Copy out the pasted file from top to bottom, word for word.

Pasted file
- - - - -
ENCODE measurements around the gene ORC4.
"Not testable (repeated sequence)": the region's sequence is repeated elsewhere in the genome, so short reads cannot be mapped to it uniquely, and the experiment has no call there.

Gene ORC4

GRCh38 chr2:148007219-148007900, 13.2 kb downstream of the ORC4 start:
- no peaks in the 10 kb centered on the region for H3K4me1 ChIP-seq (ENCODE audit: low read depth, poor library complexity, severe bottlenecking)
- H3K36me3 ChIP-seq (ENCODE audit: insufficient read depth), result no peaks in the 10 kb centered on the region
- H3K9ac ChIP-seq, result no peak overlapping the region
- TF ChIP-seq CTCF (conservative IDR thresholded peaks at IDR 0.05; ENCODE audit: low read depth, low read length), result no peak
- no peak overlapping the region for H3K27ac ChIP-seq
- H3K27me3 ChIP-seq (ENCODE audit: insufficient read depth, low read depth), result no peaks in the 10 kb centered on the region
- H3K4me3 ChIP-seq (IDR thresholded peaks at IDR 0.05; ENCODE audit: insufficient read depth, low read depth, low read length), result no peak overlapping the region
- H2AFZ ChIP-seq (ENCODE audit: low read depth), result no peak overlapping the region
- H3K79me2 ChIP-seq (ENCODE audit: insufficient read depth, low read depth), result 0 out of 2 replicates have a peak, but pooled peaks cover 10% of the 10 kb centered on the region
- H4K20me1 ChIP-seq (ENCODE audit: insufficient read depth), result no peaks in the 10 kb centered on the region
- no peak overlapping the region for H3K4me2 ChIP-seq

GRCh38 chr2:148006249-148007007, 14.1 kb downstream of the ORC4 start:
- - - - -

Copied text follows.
ENCODE measurements around the gene ORC4.
"Not testable (repeated sequence)": the region's sequence is repeated elsewhere in the genome, so short reads cannot be mapped to it uniquely, and the experiment has no call there.

Gene ORC4

GRCh38 chr2:148007219-148007900, 13.2 kb downstream of the ORC4 start:
- no peaks in the 10 kb centered on the region for H3K4me1 ChIP-seq (ENCODE audit: low read depth, poor library complexity, severe bottlenecking)
- H3K36me3 ChIP-seq (ENCODE audit: insufficient read depth), result no peaks in the 10 kb centered on the region
- H3K9ac ChIP-seq, result no peak overlapping the region
- TF ChIP-seq CTCF (conservative IDR thresholded peaks at IDR 0.05; ENCODE audit: low read depth, low read length), result no peak
- no peak overlapping the region for H3K27ac ChIP-seq
- H3K27me3 ChIP-seq (ENCODE audit: insufficient read depth, low read depth), result no peaks in the 10 kb centered on the region
- H3K4me3 ChIP-seq (IDR thresholded peaks at IDR 0.05; ENCODE audit: insufficient read depth, low read depth, low read length), result no peak overlapping the region
- H2AFZ ChIP-seq (ENCODE audit: low read depth), result no peak overlapping the region
- H3K79me2 ChIP-seq (ENCODE audit: insufficient read depth, low read depth), result 0 out of 2 replicates have a peak, but pooled peaks cover 10% of the 10 kb centered on the region
- H4K20me1 ChIP-seq (ENCODE audit: insufficient read depth), result no peaks in the 10 kb centered on the region
- no peak overlapping the region for H3K4me2 ChIP-seq

GRCh38 chr2:148006249-148007007, 14.1 kb downstream of the ORC4 start: